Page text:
This is true to a point... but you also have to consider how much time you will typically spend in the high passes, and how short the thunderstorms typically last, and the chance that both events will occur in the same place at the same time. Yes, it has happend to me once. But it has also not happened to me many more times.

Some of my best rides in my life happened when I changed my route in order to ride around an unexpected/last minute storm system (both in the Colorado Rockies and in the Smokies.
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post #17 of 19 (permalink) Old 02-12-2010, 06:27 PM
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In CO you do spend a lot of time going over high altitude and exposed roads and passes. Getting caught in a thunderstrom exposed on a mountain pass in the Rockies is not fun. Pasees over the divide in CO exceed 10K feet. Been there way to many times. If you are taking a route though CO plan ahead and keep weather in mind.

There are lots of scenic routes through CO. If you take the northern track through UT go across Moab. From Moab to Grand Junction make sure you deviate from the main highway and get on 128 along the Colorado river. It adds about 20 minutes and an additional memory card for the camera to the trip. While through Moab you will pass by Arches National Park that place is unique in the world. From there you can do a quick dash to Grand Junction While in Grand Junction take short detour through Colorado National Monument it's like a miniature Grand Canyon. US 70 is an interstate probably the most beatiful interstate in the lower 48. It climbs over the divide toping 11K feet and back down again to Denver. However, it is the main commercial road going across the rockies so traffic can get hairy at times. While on that route you might want to spend the night around Palisades. That is CO wine country (yes we do decent wines in CO). You might want to spend the night around after a couple of winery tours.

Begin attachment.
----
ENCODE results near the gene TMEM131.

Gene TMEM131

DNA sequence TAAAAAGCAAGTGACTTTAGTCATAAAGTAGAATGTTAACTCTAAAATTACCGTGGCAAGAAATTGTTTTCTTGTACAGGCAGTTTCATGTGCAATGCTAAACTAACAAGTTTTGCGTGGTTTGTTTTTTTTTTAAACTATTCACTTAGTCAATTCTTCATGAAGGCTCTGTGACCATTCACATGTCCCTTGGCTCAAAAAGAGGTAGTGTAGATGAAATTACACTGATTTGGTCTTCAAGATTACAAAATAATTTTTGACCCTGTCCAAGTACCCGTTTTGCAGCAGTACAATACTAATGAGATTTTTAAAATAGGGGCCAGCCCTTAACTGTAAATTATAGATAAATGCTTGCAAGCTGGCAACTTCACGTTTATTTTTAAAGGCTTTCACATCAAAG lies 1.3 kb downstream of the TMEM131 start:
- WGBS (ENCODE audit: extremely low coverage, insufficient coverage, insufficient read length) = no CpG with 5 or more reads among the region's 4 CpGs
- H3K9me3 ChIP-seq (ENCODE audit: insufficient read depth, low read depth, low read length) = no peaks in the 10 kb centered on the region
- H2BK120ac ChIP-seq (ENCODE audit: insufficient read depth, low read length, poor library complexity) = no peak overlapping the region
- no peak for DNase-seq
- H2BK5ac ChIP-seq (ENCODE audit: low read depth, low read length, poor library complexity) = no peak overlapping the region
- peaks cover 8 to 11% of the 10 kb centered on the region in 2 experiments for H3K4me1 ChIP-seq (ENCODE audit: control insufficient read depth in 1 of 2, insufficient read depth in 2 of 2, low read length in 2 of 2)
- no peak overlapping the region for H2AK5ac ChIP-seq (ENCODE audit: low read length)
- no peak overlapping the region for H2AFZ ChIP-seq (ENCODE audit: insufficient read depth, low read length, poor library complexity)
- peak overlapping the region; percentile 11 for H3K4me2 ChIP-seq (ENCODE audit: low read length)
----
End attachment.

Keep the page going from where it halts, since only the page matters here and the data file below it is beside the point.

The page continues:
Here is a sample route

http://maps.google.com/maps?f=d&sour...7,4.790039&z=8